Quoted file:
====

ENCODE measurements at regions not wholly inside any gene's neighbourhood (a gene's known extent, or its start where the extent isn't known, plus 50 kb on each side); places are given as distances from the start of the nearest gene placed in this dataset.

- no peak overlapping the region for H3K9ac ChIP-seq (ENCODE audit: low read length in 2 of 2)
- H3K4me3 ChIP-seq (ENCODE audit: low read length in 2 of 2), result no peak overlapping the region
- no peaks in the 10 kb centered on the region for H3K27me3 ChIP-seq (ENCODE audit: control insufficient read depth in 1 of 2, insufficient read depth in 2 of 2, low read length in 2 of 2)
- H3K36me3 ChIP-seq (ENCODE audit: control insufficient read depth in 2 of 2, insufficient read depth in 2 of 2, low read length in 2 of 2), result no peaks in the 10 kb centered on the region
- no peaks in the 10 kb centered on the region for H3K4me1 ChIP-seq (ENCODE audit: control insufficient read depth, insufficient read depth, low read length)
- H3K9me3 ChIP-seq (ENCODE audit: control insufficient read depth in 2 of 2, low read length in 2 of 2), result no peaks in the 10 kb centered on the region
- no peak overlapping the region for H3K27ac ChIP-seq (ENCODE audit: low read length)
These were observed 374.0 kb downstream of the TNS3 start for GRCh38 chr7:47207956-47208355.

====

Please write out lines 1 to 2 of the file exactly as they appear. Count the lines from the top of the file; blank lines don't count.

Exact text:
ENCODE measurements at regions not wholly inside any gene's neighbourhood (a gene's known extent, or its start where the extent isn't known, plus 50 kb on each side); places are given as distances from the start of the nearest gene placed in this dataset.

- no peak overlapping the region for H3K9ac ChIP-seq (ENCODE audit: low read length in 2 of 2)